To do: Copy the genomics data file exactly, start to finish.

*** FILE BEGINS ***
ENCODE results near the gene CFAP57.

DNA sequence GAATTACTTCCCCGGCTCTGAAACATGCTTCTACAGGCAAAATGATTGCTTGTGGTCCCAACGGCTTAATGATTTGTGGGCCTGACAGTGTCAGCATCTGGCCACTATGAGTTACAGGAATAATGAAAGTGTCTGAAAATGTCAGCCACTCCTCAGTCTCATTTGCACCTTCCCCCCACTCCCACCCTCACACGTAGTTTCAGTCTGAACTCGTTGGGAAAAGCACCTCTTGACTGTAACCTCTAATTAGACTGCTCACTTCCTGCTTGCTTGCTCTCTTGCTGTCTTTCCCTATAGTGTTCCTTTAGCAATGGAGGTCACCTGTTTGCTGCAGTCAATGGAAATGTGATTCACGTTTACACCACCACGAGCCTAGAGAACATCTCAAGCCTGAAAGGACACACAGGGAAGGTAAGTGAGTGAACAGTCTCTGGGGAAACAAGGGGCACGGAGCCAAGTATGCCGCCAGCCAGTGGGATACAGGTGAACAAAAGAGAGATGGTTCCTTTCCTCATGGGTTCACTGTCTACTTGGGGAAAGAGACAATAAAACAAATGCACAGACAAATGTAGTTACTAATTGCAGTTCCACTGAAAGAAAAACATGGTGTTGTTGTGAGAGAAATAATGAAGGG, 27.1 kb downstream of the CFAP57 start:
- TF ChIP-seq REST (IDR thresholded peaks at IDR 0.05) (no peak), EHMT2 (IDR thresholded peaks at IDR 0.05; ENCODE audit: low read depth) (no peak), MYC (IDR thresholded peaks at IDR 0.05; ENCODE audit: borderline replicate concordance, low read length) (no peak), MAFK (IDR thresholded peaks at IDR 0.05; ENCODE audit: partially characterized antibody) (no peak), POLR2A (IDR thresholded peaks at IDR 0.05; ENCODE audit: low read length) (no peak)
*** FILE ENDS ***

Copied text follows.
ENCODE results near the gene CFAP57.

DNA sequence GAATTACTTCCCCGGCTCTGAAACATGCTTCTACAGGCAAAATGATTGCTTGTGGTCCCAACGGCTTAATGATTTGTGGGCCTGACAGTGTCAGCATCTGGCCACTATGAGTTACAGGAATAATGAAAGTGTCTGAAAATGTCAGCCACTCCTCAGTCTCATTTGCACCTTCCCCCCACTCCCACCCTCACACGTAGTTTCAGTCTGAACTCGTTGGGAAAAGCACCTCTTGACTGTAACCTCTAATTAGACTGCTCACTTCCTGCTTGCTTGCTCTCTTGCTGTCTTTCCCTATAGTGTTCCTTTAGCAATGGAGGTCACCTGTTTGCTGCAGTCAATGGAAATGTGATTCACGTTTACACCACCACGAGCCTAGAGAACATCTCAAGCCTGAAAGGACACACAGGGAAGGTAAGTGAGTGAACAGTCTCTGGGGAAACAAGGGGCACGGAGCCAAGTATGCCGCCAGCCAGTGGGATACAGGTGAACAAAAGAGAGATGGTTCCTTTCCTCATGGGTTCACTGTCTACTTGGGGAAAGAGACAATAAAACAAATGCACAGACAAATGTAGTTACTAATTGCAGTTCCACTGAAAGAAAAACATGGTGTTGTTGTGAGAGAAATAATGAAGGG, 27.1 kb downstream of the CFAP57 start:
- TF ChIP-seq REST (IDR thresholded peaks at IDR 0.05) (no peak), EHMT2 (IDR thresholded peaks at IDR 0.05; ENCODE audit: low read depth) (no peak), MYC (IDR thresholded peaks at IDR 0.05; ENCODE audit: borderline replicate concordance, low read length) (no peak), MAFK (IDR thresholded peaks at IDR 0.05; ENCODE audit: partially characterized antibody) (no peak), POLR2A (IDR thresholded peaks at IDR 0.05; ENCODE audit: low read length) (no peak)